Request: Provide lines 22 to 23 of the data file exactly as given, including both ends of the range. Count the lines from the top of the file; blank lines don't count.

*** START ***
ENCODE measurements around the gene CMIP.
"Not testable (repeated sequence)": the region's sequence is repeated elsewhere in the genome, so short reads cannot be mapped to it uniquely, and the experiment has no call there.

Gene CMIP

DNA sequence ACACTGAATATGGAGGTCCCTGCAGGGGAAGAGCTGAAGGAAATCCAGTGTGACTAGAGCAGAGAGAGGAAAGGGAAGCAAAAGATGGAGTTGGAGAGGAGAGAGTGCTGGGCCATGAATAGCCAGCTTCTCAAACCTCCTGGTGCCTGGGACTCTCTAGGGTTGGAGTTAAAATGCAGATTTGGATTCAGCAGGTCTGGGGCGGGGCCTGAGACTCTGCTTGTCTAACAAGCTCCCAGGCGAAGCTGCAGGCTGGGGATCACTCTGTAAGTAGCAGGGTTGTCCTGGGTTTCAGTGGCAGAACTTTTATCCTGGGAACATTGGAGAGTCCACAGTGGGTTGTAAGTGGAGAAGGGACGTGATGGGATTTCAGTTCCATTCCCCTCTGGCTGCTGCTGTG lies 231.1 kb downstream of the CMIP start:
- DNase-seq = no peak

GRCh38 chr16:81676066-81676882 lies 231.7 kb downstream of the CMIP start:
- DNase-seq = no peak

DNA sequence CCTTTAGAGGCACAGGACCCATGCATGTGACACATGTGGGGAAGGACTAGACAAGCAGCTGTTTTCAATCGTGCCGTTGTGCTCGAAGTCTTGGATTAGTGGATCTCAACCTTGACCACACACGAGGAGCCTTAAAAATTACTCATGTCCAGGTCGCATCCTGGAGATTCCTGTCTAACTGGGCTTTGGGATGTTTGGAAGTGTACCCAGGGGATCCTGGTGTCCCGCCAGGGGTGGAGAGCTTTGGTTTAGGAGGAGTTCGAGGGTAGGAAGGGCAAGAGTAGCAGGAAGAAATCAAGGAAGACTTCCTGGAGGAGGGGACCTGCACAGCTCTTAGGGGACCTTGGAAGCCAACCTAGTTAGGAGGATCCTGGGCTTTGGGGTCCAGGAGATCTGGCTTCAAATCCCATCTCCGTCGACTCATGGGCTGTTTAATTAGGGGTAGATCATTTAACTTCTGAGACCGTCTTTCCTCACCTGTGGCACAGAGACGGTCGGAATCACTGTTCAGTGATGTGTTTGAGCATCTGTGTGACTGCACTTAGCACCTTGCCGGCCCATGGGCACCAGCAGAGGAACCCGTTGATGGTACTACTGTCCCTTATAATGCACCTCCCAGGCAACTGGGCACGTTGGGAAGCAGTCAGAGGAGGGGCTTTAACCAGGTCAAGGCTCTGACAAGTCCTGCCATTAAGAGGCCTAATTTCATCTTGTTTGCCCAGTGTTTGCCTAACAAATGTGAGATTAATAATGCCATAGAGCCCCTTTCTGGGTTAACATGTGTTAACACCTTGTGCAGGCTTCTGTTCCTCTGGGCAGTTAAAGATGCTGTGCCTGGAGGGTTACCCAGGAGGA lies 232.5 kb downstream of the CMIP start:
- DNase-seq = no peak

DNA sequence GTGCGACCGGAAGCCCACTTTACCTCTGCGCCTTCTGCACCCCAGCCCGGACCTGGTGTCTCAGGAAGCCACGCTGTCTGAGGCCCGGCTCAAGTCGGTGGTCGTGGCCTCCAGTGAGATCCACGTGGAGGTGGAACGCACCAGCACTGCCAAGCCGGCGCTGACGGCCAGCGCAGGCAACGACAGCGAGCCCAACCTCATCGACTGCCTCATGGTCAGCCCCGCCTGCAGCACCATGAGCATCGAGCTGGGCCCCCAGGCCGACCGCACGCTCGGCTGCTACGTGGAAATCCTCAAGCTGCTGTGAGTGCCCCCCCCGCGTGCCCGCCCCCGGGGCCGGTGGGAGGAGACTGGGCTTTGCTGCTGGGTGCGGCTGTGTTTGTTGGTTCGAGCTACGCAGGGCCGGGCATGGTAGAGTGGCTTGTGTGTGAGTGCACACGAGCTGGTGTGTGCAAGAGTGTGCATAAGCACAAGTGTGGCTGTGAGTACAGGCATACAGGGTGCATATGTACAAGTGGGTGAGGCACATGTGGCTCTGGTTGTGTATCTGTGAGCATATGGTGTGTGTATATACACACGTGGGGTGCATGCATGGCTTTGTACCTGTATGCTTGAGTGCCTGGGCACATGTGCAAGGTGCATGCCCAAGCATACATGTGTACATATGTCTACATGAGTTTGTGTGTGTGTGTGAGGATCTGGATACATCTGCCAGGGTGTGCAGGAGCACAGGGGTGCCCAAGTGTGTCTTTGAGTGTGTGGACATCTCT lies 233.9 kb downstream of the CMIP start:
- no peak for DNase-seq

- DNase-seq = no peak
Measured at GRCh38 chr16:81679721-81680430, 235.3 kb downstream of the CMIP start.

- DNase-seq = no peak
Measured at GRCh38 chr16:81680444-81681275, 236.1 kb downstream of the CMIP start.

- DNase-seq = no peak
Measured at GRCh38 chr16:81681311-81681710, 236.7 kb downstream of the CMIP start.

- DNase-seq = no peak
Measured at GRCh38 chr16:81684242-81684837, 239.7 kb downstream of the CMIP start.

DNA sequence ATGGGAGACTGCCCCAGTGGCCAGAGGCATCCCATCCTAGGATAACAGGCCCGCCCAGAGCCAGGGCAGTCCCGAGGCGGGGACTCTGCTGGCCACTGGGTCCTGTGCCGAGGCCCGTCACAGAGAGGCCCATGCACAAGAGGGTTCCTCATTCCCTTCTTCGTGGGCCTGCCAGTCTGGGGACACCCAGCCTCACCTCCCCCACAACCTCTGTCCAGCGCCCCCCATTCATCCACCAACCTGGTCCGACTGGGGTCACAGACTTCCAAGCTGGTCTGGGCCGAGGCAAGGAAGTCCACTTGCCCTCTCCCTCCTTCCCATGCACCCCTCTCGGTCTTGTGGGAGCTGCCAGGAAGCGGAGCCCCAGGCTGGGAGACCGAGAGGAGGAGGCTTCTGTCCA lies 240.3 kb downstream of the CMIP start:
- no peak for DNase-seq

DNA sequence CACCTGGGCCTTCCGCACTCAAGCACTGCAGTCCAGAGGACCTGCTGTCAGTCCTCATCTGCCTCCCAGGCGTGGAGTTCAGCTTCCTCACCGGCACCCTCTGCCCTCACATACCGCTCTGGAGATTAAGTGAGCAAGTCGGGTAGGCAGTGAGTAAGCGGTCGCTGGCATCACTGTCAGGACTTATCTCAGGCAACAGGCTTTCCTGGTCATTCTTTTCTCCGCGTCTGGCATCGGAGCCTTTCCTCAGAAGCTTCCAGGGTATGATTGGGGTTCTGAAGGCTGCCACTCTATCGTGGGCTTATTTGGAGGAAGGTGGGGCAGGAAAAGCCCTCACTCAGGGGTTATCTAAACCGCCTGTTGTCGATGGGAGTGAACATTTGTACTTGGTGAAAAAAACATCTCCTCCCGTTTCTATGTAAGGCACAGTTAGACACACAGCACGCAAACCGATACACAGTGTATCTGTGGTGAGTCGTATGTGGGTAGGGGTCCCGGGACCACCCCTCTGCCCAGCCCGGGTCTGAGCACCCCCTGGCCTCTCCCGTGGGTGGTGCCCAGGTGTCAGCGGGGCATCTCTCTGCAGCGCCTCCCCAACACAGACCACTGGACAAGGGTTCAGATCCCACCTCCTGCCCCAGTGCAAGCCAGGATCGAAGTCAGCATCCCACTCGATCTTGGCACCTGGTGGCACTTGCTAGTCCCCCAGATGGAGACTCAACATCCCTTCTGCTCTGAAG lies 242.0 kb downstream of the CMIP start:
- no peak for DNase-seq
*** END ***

DNA sequence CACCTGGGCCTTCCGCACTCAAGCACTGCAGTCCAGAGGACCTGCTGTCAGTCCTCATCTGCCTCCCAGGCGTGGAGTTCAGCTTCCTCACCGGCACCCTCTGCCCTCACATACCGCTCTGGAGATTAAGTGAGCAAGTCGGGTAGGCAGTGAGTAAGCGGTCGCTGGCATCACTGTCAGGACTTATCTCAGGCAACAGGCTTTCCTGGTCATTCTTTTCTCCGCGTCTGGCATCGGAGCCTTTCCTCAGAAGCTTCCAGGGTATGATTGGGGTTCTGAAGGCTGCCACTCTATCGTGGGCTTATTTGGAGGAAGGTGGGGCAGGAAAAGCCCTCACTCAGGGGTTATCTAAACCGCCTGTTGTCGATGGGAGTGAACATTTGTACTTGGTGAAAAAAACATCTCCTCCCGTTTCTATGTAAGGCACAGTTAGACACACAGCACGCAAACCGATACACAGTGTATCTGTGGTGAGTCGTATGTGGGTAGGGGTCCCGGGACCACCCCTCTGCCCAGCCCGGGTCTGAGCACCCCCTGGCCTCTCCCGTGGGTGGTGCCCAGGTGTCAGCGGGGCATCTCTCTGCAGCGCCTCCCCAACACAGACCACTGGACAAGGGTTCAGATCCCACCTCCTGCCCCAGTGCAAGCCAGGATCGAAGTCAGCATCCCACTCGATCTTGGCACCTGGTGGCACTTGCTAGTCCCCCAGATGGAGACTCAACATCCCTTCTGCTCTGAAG lies 242.0 kb downstream of the CMIP start:
- no peak for DNase-seq